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J Biol Chem. 2016 Oct 7;291(41):21510-21518. Epub 2016 Aug 16.

Reversal of Phospholamban Inhibition of the Sarco(endo)plasmic Reticulum Ca2+-ATPase (SERCA) Using Short, Protein-interacting RNAs and Oligonucleotide Analogs.

Author information

1
From the Departments of Chemistry and.
2
From the Departments of Chemistry and vegli001@umn.edu.
3
Biochemistry, Molecular Biology, and Biophysics, University of Minnesota, Minneapolis, Minnesota 55455.
4
From the Departments of Chemistry and bowser@umn.edu.

Abstract

The sarco(endo)plasmic reticulum Ca2+-ATPase (SERCA) and phospholamban (PLN) complex regulates heart relaxation through its removal of cytosolic Ca2+ during diastole. Dysfunction of this complex has been related to many heart disorders and is therefore a key pharmacological target. There are currently no therapeutics that directly target either SERCA or PLN. It has been previously reported that single-stranded DNA binds PLN with strong affinity and relieves inhibition of SERCA in a length-dependent manner. In the current article, we demonstrate that RNAs and single-stranded oligonucleotide analogs, or xeno nucleic acids (XNAs), also bind PLN strongly (Kd <10 nm) and relieve inhibition of SERCA. Affinity for PLN is sequence-independent. Relief of PLN inhibition is length-dependent, allowing SERCA activity to be restored incrementally. The improved in vivo stability of XNAs offers more realistic pharmacological potential than DNA or RNA. We also found that microRNAs (miRNAs) 1 and 21 bind PLN strongly and relieve PLN inhibition of SERCA to a greater extent than a similar length random sequence RNA mixture. This may suggest that miR-1 and miR-21 have evolved to contain distinct sequence elements that are more effective at relieving PLN inhibition than random sequences.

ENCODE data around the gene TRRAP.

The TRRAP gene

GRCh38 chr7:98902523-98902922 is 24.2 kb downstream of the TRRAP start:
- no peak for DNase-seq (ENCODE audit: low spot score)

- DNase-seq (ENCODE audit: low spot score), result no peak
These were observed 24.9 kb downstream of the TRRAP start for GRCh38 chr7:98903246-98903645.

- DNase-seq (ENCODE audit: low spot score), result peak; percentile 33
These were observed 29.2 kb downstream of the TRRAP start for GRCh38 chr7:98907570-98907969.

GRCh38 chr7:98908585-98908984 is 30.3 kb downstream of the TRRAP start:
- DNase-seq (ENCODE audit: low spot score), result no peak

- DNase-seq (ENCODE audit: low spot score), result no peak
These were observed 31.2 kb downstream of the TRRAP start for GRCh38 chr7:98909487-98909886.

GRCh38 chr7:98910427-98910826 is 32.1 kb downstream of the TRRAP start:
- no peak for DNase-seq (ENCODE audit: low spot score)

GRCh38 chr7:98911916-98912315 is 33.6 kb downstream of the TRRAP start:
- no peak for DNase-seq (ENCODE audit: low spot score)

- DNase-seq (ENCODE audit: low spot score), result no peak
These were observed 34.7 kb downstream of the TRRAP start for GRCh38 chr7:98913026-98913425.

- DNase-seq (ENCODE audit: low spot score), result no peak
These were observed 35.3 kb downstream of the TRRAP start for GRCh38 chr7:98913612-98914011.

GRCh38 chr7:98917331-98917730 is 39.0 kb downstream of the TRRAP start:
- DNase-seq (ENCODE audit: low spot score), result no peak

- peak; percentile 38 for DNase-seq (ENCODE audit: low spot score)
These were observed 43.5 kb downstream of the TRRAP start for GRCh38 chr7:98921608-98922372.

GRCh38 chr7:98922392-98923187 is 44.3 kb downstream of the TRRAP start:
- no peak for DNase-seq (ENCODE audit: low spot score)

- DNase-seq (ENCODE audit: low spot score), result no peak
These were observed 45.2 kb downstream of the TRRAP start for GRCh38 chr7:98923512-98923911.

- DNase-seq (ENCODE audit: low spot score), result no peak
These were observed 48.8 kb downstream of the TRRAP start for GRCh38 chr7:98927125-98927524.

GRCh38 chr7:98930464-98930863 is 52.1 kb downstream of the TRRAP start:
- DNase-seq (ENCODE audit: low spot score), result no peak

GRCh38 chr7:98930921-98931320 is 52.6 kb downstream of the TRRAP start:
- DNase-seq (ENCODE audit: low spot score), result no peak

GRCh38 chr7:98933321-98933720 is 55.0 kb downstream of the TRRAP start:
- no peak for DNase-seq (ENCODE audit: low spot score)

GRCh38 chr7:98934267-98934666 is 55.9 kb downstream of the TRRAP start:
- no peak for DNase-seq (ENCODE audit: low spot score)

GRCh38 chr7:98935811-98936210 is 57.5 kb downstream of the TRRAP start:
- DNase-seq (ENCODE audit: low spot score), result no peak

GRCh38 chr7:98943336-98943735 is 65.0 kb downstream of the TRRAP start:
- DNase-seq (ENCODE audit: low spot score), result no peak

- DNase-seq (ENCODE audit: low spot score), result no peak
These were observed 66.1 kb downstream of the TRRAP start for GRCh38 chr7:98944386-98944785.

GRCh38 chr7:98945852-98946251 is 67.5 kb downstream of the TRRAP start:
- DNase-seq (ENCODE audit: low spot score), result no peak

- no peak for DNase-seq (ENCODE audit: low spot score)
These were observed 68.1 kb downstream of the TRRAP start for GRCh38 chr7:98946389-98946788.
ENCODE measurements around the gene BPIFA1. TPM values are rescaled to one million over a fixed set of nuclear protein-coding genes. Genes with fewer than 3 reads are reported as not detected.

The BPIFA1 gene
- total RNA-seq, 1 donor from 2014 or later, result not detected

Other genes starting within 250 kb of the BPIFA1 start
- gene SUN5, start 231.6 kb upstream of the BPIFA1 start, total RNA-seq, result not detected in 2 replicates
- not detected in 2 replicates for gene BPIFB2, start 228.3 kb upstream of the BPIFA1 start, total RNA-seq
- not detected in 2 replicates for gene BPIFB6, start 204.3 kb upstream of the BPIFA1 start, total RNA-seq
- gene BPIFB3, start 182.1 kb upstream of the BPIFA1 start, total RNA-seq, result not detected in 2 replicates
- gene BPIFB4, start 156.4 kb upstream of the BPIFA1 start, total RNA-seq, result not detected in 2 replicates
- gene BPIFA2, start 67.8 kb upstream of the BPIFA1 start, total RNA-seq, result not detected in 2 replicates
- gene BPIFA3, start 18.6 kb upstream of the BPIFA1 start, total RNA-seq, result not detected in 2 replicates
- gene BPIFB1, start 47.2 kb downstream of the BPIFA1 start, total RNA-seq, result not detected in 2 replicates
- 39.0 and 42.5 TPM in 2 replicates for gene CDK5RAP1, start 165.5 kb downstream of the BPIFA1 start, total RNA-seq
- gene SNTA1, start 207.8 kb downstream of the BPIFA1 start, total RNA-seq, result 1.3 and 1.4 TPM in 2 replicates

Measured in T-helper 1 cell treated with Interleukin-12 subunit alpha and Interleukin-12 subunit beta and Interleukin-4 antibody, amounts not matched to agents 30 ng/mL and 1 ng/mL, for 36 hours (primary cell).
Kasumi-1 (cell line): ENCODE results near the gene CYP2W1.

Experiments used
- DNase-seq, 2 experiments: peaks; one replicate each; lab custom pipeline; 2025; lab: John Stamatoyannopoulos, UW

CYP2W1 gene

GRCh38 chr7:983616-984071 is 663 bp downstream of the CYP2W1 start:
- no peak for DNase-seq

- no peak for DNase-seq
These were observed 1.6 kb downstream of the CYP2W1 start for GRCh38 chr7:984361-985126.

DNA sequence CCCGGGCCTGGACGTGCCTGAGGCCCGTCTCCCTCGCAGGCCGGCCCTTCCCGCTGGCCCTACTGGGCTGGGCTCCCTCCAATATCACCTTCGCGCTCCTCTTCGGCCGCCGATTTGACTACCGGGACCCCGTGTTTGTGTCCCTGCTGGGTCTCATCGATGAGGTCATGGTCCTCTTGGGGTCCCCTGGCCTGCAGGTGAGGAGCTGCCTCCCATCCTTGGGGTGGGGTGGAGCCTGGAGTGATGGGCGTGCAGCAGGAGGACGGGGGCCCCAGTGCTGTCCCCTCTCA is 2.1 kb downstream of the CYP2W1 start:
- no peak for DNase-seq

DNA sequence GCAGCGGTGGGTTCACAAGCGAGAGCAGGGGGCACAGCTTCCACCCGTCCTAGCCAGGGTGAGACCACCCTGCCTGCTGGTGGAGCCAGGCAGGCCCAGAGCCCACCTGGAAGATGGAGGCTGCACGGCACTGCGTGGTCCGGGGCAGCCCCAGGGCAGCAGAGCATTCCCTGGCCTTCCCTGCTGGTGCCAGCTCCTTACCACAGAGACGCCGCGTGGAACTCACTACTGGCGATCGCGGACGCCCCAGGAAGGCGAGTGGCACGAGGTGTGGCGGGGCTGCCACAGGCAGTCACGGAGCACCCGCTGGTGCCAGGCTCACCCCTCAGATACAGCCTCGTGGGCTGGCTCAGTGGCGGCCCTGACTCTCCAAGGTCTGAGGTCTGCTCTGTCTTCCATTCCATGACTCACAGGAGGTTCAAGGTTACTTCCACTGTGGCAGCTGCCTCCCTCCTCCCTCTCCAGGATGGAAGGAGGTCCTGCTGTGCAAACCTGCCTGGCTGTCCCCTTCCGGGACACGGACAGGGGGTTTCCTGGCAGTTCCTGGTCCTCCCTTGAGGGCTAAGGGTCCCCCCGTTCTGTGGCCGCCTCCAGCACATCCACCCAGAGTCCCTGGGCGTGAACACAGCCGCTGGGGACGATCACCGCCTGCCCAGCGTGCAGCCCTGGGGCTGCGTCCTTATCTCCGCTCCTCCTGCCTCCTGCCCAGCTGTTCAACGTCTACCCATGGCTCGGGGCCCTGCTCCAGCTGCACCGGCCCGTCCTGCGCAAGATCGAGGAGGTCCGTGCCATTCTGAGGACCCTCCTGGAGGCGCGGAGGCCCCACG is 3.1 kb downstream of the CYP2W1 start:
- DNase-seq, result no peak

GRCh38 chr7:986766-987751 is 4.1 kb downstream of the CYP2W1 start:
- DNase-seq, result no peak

KEYWORDS:

Phospholamban (PLN); RNA-protein interaction; calcium ATPase (SERCA); cardiomyopathy; fluorescence anisotropy; microRNA (miRNA); oligonucleotide analogs; protein complex; protein-nucleic acid interaction; structure-function

PMID:
27531746
PMCID:
PMC5076822
DOI:
10.1074/jbc.M116.738807
[Indexed for MEDLINE]
Free PMC Article

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